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The 1950s saw people with disabilities as "eternal children." The 1960s and 1970s were a time of better understanding and awareness of people with disabilities. By the 1980s, the self-advocacy movement was underway. People with disabilities were organizing locally, nationally, and even internationally-proclaiming "We are People First!" Just as parents had fought to assume the power once held only by professionals, individuals with disabilities were now demanding to be heard.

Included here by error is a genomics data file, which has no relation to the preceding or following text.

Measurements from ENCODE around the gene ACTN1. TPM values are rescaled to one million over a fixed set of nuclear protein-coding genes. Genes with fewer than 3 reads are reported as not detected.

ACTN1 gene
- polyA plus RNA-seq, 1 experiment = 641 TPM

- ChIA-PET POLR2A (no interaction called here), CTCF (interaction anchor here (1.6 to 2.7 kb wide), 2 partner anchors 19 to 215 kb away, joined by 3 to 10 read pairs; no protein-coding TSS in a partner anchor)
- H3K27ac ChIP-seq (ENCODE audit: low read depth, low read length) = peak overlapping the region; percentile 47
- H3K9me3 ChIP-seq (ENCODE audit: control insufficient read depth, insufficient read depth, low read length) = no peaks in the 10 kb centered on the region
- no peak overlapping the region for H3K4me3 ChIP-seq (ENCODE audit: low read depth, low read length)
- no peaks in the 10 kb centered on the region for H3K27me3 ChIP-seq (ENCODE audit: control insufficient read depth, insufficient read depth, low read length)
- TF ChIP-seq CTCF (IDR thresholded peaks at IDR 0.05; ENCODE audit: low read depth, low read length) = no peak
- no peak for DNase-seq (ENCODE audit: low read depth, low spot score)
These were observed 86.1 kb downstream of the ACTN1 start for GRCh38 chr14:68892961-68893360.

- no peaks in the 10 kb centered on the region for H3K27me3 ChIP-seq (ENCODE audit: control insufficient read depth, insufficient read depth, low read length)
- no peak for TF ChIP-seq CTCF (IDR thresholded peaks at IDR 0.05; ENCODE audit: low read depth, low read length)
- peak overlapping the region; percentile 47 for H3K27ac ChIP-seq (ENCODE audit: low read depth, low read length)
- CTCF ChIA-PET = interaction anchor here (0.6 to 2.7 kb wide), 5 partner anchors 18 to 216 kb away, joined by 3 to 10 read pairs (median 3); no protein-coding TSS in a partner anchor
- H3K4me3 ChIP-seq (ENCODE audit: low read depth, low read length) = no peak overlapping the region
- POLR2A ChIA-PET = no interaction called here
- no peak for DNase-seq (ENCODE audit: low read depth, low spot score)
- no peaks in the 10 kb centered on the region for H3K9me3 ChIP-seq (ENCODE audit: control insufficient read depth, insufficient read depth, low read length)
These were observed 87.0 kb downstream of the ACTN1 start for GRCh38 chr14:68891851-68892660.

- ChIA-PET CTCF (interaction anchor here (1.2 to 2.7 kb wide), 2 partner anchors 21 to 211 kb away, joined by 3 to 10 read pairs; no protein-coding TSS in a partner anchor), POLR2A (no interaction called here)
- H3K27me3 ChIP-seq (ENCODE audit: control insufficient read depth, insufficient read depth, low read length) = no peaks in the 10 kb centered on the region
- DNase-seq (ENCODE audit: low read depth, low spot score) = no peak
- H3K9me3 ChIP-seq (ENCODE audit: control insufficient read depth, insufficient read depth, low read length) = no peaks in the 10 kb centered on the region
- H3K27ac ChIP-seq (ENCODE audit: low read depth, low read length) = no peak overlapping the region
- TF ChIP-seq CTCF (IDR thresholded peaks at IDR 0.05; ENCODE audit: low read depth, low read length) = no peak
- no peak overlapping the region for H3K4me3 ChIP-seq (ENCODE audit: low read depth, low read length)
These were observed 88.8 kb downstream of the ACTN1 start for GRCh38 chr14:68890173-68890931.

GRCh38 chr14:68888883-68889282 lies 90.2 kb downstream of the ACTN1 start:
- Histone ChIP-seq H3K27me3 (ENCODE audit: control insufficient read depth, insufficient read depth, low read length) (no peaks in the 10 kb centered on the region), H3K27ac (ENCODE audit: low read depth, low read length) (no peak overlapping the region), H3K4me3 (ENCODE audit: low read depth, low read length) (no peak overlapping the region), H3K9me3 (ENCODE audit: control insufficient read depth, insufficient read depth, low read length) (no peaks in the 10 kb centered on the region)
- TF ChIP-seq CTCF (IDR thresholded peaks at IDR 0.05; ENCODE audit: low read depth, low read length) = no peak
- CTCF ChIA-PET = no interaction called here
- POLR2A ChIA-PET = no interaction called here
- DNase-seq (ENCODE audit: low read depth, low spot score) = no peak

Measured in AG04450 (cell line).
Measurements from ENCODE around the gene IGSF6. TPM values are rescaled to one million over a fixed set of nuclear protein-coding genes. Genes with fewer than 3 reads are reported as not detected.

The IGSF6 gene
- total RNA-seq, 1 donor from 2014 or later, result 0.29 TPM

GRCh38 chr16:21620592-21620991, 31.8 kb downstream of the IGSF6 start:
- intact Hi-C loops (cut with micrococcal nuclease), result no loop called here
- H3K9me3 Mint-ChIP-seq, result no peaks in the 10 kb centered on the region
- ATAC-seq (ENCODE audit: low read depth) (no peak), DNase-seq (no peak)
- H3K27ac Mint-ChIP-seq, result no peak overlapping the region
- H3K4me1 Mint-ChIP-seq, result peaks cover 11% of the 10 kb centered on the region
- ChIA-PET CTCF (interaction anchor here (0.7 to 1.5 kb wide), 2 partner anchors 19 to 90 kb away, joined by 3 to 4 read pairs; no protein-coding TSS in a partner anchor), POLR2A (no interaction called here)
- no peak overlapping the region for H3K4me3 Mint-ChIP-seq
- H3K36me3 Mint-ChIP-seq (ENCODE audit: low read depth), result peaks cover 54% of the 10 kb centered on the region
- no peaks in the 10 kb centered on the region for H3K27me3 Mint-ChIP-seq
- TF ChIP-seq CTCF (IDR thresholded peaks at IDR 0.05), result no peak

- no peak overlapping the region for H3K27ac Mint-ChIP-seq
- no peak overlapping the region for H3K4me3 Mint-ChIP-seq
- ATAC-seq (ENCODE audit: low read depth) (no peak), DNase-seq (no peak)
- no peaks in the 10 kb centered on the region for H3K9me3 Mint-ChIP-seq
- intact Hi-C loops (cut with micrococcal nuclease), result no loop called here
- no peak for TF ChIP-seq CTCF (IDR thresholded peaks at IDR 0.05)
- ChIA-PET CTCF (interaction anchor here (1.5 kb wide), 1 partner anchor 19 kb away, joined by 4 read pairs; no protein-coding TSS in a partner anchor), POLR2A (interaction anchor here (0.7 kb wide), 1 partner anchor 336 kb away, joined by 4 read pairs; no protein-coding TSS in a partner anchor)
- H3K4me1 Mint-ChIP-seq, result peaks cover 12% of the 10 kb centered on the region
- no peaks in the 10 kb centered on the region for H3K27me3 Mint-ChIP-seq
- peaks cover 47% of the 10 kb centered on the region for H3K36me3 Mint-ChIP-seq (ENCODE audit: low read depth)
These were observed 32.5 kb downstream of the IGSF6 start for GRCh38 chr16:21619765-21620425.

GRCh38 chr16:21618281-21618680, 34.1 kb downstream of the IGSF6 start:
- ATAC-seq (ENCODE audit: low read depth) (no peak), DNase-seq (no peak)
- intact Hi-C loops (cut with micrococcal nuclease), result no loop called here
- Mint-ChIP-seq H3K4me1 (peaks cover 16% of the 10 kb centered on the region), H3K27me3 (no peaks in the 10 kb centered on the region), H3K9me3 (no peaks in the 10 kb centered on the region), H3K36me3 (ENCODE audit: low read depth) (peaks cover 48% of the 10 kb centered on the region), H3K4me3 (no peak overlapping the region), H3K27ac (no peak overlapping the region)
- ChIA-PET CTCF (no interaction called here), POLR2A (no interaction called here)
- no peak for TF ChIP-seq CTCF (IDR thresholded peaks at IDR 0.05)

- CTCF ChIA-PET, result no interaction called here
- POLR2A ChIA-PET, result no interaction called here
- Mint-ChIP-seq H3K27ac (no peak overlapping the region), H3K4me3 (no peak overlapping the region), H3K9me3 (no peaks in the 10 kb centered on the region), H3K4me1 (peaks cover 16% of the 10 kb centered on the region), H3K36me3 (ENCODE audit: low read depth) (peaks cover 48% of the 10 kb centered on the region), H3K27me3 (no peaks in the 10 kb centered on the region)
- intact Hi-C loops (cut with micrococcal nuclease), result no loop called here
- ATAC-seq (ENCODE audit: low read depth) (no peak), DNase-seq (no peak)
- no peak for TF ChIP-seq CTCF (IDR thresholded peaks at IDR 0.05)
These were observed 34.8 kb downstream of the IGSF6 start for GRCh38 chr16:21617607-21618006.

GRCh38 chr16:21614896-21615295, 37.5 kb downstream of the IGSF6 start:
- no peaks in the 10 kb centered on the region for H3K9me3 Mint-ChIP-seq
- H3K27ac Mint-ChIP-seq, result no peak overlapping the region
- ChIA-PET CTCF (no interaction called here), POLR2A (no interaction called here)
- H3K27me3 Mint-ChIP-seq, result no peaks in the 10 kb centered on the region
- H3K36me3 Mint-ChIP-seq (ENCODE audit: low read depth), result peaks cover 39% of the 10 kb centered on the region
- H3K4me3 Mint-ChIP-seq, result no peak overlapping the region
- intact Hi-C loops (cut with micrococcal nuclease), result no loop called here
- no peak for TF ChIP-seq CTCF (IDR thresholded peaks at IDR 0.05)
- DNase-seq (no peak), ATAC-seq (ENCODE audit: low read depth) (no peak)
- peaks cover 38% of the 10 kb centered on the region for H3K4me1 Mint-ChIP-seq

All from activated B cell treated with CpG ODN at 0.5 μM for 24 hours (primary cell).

The parents' movement of today listens to self-advocates, allows their children to make their own mistakes, keeps their sons and daughters at the center of any plans that affect their lives, and encourages self determination.

As Gunnar Dybwad has noted, "It is normal to be different." Disability is a natural part of the human condition. We may find new names for it, but there will always be people who are treated unequally because they are perceived as different. The continued efforts of parents, professionals, and self-advocates will undoubtedly make the future brighter.